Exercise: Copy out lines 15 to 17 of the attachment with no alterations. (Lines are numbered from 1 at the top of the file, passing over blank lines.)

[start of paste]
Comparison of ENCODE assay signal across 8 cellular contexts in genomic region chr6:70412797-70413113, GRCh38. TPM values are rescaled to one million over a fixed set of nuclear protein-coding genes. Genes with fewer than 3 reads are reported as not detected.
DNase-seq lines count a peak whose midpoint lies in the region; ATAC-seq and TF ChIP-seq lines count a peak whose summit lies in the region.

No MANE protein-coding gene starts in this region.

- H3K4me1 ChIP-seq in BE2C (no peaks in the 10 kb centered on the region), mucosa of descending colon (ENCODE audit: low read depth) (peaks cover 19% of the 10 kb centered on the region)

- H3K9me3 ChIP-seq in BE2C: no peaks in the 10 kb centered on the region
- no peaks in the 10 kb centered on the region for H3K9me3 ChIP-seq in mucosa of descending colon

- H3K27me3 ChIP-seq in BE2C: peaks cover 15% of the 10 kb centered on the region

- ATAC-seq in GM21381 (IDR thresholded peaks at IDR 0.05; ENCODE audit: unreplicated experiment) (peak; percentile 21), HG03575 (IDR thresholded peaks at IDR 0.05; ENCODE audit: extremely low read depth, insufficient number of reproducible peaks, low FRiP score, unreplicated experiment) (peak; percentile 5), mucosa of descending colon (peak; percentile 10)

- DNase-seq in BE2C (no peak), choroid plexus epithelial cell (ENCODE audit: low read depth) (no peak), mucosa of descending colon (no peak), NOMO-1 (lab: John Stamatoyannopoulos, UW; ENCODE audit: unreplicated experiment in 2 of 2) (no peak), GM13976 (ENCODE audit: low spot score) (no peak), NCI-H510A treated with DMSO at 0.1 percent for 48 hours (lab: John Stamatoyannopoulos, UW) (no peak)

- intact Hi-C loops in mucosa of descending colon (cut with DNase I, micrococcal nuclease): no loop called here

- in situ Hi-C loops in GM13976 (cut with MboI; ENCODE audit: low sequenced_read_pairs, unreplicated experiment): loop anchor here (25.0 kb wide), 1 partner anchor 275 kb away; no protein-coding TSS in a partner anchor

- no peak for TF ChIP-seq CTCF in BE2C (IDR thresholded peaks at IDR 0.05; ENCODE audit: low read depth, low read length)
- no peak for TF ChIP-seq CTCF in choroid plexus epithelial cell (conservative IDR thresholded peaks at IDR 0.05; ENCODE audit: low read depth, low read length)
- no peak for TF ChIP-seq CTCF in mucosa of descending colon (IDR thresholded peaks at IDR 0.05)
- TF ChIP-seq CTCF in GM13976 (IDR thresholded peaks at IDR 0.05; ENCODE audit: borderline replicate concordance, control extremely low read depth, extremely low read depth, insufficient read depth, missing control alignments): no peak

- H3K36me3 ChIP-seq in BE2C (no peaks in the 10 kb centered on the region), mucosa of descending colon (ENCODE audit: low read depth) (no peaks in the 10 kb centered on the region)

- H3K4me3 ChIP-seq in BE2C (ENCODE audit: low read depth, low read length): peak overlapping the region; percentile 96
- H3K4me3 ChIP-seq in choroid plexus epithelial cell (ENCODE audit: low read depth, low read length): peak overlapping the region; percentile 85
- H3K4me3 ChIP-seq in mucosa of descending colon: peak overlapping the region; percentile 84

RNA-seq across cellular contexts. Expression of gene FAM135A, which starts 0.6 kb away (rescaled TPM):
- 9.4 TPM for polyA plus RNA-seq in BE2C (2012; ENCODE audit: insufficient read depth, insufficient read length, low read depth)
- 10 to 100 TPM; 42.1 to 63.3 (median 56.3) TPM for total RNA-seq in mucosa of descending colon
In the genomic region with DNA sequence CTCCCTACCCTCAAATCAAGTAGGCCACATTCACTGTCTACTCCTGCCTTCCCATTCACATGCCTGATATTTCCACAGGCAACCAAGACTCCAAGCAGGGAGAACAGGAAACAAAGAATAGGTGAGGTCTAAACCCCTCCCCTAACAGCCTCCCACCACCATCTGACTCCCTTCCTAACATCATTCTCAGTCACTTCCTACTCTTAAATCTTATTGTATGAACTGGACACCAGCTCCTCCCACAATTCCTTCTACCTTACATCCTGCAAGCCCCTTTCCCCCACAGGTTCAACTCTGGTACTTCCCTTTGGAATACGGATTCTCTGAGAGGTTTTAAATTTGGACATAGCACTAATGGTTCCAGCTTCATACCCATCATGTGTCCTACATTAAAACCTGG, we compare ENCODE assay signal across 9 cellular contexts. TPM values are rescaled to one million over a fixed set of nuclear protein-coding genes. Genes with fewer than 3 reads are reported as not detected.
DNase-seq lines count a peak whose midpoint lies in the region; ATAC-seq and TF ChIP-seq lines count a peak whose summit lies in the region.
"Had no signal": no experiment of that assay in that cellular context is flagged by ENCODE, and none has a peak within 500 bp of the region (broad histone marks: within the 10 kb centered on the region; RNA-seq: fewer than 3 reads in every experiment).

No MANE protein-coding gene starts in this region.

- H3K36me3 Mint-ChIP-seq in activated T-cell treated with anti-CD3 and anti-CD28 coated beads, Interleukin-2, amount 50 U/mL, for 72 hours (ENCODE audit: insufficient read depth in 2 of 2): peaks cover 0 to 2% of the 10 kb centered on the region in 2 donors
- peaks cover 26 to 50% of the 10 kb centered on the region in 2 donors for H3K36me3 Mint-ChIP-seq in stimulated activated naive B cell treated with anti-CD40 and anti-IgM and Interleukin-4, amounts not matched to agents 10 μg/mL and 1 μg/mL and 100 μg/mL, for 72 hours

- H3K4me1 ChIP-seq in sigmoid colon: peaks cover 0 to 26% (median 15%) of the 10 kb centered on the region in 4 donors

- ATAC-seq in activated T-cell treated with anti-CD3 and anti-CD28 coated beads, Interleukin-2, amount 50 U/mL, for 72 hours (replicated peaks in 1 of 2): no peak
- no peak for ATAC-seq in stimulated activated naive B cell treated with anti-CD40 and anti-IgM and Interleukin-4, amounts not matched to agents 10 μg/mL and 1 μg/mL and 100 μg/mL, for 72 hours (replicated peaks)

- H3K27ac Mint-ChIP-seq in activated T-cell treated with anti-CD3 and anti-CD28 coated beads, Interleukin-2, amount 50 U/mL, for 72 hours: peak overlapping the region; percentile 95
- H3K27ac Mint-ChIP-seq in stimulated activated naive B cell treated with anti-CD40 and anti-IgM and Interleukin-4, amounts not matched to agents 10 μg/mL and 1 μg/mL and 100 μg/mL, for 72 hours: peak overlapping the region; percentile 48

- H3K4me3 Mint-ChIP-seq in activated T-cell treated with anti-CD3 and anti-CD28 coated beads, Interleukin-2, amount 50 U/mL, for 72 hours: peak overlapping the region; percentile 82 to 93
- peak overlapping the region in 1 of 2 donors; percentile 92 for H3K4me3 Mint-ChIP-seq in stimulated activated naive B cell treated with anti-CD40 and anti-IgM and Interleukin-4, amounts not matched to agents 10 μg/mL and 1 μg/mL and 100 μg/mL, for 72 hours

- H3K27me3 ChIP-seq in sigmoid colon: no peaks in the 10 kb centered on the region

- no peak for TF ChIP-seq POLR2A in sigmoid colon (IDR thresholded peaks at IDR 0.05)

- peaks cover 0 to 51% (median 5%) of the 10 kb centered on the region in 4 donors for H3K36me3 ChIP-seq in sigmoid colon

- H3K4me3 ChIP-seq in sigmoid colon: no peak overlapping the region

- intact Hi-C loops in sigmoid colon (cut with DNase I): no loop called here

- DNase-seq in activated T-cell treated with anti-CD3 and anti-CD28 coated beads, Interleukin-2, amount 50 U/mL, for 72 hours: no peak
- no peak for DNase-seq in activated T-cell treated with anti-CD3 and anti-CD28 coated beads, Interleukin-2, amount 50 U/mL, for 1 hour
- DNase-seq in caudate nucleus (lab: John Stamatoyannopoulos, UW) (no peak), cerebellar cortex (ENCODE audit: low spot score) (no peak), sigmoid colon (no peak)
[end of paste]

- TF ChIP-seq CTCF in GM13976 (IDR thresholded peaks at IDR 0.05; ENCODE audit: borderline replicate concordance, control extremely low read depth, extremely low read depth, insufficient read depth, missing control alignments): no peak

- H3K36me3 ChIP-seq in BE2C (no peaks in the 10 kb centered on the region), mucosa of descending colon (ENCODE audit: low read depth) (no peaks in the 10 kb centered on the region)

- H3K4me3 ChIP-seq in BE2C (ENCODE audit: low read depth, low read length): peak overlapping the region; percentile 96